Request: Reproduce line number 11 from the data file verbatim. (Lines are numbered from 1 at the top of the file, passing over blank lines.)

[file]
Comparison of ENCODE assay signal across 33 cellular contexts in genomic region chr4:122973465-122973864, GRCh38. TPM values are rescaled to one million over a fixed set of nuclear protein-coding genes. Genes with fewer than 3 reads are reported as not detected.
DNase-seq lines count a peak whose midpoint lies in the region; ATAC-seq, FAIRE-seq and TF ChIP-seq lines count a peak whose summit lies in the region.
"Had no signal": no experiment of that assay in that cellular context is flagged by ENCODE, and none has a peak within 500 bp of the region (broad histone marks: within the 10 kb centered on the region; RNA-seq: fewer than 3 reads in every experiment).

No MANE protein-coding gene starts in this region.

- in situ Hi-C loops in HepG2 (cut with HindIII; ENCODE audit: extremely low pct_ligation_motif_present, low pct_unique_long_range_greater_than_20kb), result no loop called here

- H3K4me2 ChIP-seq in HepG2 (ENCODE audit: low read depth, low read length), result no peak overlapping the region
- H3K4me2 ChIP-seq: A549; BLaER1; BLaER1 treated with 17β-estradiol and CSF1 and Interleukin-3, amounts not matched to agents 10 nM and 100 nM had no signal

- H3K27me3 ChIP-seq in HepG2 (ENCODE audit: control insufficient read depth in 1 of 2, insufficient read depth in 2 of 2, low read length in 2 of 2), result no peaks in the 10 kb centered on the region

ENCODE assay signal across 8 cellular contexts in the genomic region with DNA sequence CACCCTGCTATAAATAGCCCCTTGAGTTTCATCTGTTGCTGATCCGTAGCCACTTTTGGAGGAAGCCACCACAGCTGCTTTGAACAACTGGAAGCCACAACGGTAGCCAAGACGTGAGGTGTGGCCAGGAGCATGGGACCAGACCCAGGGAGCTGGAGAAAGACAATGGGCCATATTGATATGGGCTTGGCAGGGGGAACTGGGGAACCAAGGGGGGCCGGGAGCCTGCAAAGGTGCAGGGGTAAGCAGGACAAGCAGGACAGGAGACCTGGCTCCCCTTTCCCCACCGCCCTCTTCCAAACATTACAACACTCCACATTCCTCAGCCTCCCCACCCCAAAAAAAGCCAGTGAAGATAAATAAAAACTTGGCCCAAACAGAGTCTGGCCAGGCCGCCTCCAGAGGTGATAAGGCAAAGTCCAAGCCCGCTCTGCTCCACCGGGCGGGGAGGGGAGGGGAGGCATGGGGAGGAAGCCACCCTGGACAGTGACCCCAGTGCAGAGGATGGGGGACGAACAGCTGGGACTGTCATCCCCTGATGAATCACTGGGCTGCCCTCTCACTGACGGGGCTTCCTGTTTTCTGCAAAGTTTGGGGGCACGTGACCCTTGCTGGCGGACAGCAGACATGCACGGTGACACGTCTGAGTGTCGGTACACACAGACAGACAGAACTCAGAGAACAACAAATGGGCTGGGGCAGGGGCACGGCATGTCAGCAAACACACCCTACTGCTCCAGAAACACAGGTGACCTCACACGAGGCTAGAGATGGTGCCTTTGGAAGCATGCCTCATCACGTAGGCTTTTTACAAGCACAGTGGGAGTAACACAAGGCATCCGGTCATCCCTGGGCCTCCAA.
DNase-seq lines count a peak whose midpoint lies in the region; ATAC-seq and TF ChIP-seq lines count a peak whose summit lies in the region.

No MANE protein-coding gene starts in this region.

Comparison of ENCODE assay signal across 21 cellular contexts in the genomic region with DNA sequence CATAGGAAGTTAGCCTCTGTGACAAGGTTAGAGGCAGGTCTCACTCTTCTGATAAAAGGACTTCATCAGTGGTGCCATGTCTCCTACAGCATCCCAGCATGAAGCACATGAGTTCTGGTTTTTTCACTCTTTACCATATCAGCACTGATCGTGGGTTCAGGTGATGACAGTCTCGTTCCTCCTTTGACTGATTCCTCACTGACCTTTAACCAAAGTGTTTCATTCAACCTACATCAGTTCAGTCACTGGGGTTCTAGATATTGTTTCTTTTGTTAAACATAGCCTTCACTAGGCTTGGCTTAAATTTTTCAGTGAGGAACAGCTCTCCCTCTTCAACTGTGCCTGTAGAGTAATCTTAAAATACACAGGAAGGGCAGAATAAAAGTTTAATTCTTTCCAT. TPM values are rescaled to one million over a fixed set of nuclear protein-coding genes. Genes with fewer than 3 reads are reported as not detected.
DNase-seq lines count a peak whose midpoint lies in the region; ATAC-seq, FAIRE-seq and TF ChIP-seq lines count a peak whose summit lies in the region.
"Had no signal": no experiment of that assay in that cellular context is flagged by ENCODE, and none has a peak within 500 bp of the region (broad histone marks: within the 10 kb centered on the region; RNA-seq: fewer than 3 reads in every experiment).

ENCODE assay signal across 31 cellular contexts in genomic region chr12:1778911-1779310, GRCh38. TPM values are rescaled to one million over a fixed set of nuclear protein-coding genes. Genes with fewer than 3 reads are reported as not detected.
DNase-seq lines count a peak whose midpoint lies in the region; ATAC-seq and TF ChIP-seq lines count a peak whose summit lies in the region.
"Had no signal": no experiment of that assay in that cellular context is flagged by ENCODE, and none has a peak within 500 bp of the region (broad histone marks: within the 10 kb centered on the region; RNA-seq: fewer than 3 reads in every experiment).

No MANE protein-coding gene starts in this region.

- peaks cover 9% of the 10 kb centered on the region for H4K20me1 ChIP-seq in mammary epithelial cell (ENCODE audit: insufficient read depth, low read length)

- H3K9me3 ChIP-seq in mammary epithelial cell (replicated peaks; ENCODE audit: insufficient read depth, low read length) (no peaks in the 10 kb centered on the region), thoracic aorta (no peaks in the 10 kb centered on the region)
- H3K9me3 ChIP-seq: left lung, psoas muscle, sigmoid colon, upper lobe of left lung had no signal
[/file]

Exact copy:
No MANE protein-coding gene starts in this region.